Why does Faustus sell his soul?

Dr. Faustus has spent years establishing his lauded reputation as a scholar, where his knowledge of logic, medicine, science, and law has brought him great regard. However, such acclaim has not brought him personal satisfaction. Growing restless with the limits of what can be accomplished in the world of academia, Dr. Faustus considers that magic could make him a god himself. After discussing his vision to Valdes and Cornelius, they teach him the ways of dark magic, promising him that he will absorb great powers if he does. Once he begins to practice, Dr. Faustus summons Mephastophilis, demands his service, and is all too willing to sell his soul in exchange for further knowledge.

Why does Faustus request twenty-four years of service?

Though the text never explicitly provides an explanation from Faustus as to why he asks for only twenty-four years of unlimited power, one interpretation of the number’s narrative significance draws a parallel to the twenty-four hours in a day, emphasizing a ticking time on Faustus’s own fate and the idea that unlimited power does have its limits; indeed, once Faustus gets everything he’s ever wanted, he becomes listless. The novelty of what he has achieved is gone, and only the looming knowledge of his fate remains.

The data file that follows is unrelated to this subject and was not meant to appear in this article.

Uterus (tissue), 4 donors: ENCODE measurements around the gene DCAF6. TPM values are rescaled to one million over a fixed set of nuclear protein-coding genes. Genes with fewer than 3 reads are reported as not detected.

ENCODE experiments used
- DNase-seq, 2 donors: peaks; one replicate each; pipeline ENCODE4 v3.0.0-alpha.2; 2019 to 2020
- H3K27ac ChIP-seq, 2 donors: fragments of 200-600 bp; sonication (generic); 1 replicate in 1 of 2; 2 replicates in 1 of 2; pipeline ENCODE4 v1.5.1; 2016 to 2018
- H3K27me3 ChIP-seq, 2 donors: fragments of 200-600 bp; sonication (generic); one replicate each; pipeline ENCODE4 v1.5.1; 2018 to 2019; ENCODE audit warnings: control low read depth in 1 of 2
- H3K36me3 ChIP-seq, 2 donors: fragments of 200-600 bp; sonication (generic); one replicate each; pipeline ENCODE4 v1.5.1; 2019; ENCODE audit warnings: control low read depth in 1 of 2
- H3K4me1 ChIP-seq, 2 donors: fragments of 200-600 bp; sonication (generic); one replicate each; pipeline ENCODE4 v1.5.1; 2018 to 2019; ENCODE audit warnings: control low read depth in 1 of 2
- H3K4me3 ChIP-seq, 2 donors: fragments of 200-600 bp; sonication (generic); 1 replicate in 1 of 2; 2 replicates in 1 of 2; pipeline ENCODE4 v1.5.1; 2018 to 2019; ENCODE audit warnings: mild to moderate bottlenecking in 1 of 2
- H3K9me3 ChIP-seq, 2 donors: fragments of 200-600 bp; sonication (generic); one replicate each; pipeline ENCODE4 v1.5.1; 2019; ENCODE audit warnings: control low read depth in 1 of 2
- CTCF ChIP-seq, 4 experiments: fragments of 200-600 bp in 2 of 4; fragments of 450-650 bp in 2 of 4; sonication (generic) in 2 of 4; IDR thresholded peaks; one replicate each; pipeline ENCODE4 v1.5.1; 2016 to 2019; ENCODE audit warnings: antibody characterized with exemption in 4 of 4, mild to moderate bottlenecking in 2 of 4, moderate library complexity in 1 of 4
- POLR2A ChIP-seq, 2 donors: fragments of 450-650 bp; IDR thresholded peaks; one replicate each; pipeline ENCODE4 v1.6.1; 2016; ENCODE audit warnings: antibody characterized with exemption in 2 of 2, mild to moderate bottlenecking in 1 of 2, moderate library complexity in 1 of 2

Is Faustus to blame for his own downfall?

Like so many tragic figures before him, Faustus’s own hubris is the cause of his downfall. His quest for knowledge causes him to seek out a deal with the devil, and his arrogance prevents him from fully understanding the consequences of what has agreed to. Despite Mephastophilis’s insistence that hell is ceaseless and torturous, and despite the Good Angel’s attempts at persuasion, Faustus sets aside any hesitation he might be experiencing and indulges his own desires.

What are the terms of Faustus’s agreement with Lucifer?

Faustus agrees to constant service from Mephastophilis if, in twenty-four years, Faustus gives his body and soul to Lucifer, who is looking to expand his own kingdom of suffering souls. While employed, Mephastophilis grants Faustus secret knowledge of the world and a book of magic to learn from. From here, Faustus travels the world, expanding the reach of his magical abilities.

What is the significance of the inscription on Faustus’s arm?

To sign his contract in blood, Faustus stabs himself in the arm. However, his blood congeals, rendering him unable to sign. Though this brings him a moment of pause, as he wonders if this is an ominous sign, he ultimately goes through with the agreement. After signing the deed, he receives another warning: the Latin inscription “Homo fuge” (meaning “O man, fly”) appears etched on his arm, likely a warning to escape that Faustus instead interprets as a prompt to continue, wondreing where he should fly first.